Lesser Known Florida Hurricanes: West Florida (1772)

The Atlantic hurricane season is once again upon us. It’s time for preparation… and a little history.

Some of the most famous storms in the annals of hurricane history made landfall in Florida. The Sunshine State is certainly not alone in suffering from tropical weather; Hugo, Gilbert, Katrina, Mitch, and Sandy immediately come to mind.

We remember the devastation from Andrew, Charley, Donna, Jeanne, Francis and many others, but what about the lesser known hurricanes in Florida history? This series of blog posts takes a look back at lesser known hurricanes and other tidbits concerning tropical weather in Florida history.

Today, we look back at Bernard Romans’ account of the West Florida Hurricane of 1772.

Excerpt from Romans’ “A General Map of the Southern British Colonies in America…” (1776), showing the area effected by the West Florida Hurricane of 1772

Excerpt from Romans’ “A General Map of the Southern British Colonies in America…” (1776), showing the area effected by the West Florida Hurricane of 1772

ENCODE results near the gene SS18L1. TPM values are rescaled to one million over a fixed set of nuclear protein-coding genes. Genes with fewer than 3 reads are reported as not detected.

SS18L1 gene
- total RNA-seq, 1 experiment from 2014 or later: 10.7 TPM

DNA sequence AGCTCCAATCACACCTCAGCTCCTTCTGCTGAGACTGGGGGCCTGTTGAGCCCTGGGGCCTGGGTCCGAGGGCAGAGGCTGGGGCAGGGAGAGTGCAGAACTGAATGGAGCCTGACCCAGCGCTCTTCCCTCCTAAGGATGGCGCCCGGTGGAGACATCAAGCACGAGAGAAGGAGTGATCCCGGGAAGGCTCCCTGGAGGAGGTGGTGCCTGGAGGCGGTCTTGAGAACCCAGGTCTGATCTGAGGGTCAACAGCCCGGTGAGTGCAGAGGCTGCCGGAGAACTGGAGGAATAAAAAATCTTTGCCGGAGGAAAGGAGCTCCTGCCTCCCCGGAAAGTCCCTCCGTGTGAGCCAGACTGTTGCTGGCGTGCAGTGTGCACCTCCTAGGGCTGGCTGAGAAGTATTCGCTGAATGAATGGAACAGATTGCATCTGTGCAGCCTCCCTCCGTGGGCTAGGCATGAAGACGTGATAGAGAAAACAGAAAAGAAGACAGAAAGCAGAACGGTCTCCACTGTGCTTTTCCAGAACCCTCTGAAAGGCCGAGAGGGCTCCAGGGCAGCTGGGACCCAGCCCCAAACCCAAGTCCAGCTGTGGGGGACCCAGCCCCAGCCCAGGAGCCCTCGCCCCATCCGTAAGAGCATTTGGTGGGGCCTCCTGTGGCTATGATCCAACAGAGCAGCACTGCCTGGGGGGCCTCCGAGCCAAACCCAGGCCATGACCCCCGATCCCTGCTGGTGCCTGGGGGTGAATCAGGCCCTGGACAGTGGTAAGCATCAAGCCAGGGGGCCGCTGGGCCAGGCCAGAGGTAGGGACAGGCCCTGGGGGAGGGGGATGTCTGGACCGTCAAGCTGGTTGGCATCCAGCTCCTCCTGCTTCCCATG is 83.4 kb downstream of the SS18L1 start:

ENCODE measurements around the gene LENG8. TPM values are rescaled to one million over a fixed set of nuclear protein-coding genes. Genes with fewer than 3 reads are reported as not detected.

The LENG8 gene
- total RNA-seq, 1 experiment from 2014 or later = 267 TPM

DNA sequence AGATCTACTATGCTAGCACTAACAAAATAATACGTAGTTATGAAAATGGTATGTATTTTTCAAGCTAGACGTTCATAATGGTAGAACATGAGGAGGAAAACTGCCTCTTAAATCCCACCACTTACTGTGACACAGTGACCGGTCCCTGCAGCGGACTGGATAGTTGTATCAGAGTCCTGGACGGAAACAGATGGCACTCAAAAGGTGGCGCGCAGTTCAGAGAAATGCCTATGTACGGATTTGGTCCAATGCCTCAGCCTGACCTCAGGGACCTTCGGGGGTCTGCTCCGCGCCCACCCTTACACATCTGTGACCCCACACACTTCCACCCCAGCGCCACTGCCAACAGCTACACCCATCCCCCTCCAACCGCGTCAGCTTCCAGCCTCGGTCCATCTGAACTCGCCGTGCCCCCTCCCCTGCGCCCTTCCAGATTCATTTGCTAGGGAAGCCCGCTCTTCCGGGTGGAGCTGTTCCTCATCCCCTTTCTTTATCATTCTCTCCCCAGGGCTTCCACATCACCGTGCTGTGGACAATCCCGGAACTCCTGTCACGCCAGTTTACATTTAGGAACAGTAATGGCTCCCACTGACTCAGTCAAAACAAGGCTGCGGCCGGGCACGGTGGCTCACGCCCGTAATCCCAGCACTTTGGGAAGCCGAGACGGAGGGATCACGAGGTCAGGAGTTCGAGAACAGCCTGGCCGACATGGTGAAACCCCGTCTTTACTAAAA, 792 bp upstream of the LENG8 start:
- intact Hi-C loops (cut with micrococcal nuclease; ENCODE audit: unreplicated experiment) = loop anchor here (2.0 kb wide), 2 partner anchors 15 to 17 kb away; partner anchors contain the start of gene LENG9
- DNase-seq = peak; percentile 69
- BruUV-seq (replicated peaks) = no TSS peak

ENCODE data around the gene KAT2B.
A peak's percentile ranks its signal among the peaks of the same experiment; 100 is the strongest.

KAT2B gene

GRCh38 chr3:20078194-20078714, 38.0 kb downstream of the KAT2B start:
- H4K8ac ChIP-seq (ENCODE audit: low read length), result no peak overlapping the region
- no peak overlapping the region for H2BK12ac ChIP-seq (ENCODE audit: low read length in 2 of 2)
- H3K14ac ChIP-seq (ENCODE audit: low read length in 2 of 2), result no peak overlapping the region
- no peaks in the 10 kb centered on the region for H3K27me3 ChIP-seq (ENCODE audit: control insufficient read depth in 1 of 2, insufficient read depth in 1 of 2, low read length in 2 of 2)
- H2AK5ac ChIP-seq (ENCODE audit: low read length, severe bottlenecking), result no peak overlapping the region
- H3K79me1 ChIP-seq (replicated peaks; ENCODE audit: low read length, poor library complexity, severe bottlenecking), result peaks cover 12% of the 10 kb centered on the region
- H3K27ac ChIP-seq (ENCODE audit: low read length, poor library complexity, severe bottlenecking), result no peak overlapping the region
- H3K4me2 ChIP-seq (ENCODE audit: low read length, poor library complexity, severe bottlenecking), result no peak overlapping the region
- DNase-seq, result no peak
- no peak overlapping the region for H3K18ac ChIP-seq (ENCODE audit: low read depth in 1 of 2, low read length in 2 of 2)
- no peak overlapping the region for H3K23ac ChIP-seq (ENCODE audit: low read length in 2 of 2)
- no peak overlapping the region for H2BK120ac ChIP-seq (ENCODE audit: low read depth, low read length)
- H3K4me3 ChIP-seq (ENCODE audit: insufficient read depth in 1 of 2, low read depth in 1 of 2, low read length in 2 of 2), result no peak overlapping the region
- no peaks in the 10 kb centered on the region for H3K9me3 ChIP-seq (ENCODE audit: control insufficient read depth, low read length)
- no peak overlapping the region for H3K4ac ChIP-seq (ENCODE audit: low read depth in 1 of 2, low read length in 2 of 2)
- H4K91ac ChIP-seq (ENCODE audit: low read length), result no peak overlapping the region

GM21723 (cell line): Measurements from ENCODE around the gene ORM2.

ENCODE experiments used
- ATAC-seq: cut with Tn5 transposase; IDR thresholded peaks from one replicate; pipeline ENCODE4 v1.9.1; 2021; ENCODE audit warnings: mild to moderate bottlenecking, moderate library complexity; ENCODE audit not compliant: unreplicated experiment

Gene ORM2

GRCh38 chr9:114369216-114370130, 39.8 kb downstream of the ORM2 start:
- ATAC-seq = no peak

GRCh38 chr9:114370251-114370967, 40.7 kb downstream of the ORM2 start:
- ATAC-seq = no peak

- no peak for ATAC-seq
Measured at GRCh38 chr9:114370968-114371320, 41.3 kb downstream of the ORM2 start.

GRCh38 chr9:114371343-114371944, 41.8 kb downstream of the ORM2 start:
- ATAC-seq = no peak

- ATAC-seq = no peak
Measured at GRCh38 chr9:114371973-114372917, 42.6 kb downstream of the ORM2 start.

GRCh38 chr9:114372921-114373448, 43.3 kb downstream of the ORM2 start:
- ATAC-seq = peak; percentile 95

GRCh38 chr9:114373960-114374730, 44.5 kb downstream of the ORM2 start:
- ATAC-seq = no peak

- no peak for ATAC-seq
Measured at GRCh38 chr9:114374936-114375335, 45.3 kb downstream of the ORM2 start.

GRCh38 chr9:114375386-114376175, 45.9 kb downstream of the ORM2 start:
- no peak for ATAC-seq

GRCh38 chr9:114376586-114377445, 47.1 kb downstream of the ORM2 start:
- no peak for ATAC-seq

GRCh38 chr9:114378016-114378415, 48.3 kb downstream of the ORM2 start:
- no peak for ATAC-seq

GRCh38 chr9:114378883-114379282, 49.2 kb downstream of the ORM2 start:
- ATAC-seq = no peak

Between August 30 and September 3, 1772, a powerful hurricane battered West Florida. Bernard Romans—naturalist, cartographer, soldier, and author of A Concise Natural History of East and West Florida (1775)—wrote a vivid account of the storm. At the time the hurricane struck the northern Gulf coast, British Florida stretched from St. Augustine on the Atlantic Ocean, all the way to the Mississippi River near New Orleans. The British administered the colony as two provinces: East and West Florida.

Romans’ notes on the 1772 West Florida Hurricane are believed to be the only published account of the storm. Below is an excerpt from A Concise Natural History of East and West Florida, pages 4-5:

“The fatal hurricane of August 30, 31, September 1, 2, 3, anno 1772, was severely felt in West Florida, it destroyed the woods for about 30 miles from the sea coast in a terrible manner… [I]n Pensacola it did little or no mischief except the breaking down of all the wharfs but one; but farther westward, it was terrible… [A]t Mobile every thing was in confusion, vessels, boats, and goods were drove up in to the streets a great distance…all the vegetables were burned up by the salt water…all the lower floors of the houses were covered with water…”

Romans went on to describe the destruction of plantations near New Orleans on the Mississippi River and the hardships faced by residents of the area.

To learn more, see Bernard Romans, A Concise Natural History of East and West Florida… (University of Florida Press, 1962 [1775]).

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